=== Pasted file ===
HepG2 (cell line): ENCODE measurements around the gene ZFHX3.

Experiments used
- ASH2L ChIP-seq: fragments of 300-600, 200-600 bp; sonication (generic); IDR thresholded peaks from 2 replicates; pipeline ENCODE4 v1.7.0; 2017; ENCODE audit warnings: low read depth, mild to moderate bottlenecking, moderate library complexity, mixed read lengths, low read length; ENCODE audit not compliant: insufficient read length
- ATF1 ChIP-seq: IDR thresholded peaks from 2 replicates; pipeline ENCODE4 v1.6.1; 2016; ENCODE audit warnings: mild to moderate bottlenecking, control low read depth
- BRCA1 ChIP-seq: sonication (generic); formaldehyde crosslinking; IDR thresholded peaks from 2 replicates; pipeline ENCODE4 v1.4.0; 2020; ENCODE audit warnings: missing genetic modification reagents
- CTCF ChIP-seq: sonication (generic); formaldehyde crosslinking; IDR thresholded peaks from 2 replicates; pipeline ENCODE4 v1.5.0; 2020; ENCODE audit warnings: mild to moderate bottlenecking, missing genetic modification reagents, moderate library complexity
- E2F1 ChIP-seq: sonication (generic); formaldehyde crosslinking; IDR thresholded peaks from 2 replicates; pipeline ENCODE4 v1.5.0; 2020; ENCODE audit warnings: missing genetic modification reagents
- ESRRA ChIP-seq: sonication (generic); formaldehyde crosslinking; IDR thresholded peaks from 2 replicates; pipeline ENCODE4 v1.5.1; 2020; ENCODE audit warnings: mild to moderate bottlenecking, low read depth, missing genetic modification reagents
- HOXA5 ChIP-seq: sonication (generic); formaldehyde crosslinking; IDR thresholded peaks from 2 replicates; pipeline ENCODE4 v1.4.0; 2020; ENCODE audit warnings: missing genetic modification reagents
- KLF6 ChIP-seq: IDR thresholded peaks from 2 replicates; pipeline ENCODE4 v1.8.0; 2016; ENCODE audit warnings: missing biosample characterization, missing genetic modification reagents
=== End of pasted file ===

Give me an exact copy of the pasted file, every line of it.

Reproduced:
HepG2 (cell line): ENCODE measurements around the gene ZFHX3.

Experiments used
- ASH2L ChIP-seq: fragments of 300-600, 200-600 bp; sonication (generic); IDR thresholded peaks from 2 replicates; pipeline ENCODE4 v1.7.0; 2017; ENCODE audit warnings: low read depth, mild to moderate bottlenecking, moderate library complexity, mixed read lengths, low read length; ENCODE audit not compliant: insufficient read length
- ATF1 ChIP-seq: IDR thresholded peaks from 2 replicates; pipeline ENCODE4 v1.6.1; 2016; ENCODE audit warnings: mild to moderate bottlenecking, control low read depth
- BRCA1 ChIP-seq: sonication (generic); formaldehyde crosslinking; IDR thresholded peaks from 2 replicates; pipeline ENCODE4 v1.4.0; 2020; ENCODE audit warnings: missing genetic modification reagents
- CTCF ChIP-seq: sonication (generic); formaldehyde crosslinking; IDR thresholded peaks from 2 replicates; pipeline ENCODE4 v1.5.0; 2020; ENCODE audit warnings: mild to moderate bottlenecking, missing genetic modification reagents, moderate library complexity
- E2F1 ChIP-seq: sonication (generic); formaldehyde crosslinking; IDR thresholded peaks from 2 replicates; pipeline ENCODE4 v1.5.0; 2020; ENCODE audit warnings: missing genetic modification reagents
- ESRRA ChIP-seq: sonication (generic); formaldehyde crosslinking; IDR thresholded peaks from 2 replicates; pipeline ENCODE4 v1.5.1; 2020; ENCODE audit warnings: mild to moderate bottlenecking, low read depth, missing genetic modification reagents
- HOXA5 ChIP-seq: sonication (generic); formaldehyde crosslinking; IDR thresholded peaks from 2 replicates; pipeline ENCODE4 v1.4.0; 2020; ENCODE audit warnings: missing genetic modification reagents
- KLF6 ChIP-seq: IDR thresholded peaks from 2 replicates; pipeline ENCODE4 v1.8.0; 2016; ENCODE audit warnings: missing biosample characterization, missing genetic modification reagents